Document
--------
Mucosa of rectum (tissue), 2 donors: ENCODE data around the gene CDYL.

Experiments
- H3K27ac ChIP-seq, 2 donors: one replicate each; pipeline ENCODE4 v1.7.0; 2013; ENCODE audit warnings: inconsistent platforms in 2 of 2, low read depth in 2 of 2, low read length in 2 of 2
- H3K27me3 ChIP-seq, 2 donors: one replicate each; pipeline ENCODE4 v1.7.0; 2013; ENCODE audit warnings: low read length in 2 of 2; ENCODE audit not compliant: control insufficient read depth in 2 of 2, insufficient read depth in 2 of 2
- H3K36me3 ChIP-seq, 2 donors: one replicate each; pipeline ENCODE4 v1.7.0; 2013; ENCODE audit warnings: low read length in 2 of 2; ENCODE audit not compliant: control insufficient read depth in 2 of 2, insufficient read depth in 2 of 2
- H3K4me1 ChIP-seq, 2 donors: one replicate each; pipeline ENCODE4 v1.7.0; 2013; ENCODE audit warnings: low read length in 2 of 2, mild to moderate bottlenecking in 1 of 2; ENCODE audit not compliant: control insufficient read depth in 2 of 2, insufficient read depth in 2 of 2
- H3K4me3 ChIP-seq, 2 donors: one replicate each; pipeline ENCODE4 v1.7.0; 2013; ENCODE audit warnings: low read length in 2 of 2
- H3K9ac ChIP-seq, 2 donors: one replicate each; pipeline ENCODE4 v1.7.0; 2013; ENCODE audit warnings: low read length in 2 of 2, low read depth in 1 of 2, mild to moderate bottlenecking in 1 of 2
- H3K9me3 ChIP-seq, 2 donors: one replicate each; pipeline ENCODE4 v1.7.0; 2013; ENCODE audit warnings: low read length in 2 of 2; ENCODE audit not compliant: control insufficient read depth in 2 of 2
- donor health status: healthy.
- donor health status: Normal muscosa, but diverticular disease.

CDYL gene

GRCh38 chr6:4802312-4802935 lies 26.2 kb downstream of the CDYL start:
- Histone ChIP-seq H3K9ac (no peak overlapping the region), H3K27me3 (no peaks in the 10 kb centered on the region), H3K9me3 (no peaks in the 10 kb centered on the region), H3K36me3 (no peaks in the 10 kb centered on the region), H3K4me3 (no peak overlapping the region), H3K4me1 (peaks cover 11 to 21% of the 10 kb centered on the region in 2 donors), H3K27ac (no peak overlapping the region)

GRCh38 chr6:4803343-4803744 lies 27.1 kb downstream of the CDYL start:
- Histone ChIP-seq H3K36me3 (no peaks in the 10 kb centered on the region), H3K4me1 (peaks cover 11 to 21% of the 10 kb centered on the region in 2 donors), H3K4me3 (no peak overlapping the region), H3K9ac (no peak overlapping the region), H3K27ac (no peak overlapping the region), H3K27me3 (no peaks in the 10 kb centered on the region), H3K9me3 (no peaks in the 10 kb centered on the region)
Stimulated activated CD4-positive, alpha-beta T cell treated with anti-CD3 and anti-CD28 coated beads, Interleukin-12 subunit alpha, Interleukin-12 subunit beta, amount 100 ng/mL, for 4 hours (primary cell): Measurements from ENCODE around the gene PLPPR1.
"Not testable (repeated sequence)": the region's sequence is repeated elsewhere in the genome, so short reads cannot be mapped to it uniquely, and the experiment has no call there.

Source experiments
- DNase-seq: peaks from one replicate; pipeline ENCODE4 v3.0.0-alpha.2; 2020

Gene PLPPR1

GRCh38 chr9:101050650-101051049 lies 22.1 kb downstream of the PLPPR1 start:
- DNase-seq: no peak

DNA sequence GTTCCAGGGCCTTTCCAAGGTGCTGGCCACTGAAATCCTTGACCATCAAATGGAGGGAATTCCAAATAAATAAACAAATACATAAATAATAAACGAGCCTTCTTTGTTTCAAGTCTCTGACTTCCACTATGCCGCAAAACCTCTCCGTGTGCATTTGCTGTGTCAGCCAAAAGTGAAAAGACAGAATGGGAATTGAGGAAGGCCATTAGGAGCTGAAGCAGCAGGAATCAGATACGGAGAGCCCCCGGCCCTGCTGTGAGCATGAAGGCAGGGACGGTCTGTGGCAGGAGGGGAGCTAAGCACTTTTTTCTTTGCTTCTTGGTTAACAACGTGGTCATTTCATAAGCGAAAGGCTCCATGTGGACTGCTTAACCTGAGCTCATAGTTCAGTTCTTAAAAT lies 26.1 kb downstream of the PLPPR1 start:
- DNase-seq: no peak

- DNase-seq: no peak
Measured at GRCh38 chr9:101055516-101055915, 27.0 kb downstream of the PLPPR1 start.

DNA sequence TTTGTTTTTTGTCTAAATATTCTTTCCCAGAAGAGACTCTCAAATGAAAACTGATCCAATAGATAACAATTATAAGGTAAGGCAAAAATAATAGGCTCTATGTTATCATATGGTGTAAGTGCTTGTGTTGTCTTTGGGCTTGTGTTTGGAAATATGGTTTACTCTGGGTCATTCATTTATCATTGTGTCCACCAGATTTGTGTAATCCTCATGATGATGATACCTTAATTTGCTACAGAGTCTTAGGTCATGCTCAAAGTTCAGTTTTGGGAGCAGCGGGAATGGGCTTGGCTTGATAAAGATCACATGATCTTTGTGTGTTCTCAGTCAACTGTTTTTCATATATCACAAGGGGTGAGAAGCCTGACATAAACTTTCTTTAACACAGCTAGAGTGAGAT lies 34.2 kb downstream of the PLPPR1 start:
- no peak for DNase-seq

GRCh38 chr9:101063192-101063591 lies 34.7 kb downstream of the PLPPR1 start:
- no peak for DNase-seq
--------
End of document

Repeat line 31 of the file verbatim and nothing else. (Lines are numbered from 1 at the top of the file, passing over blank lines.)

- no peak for DNase-seq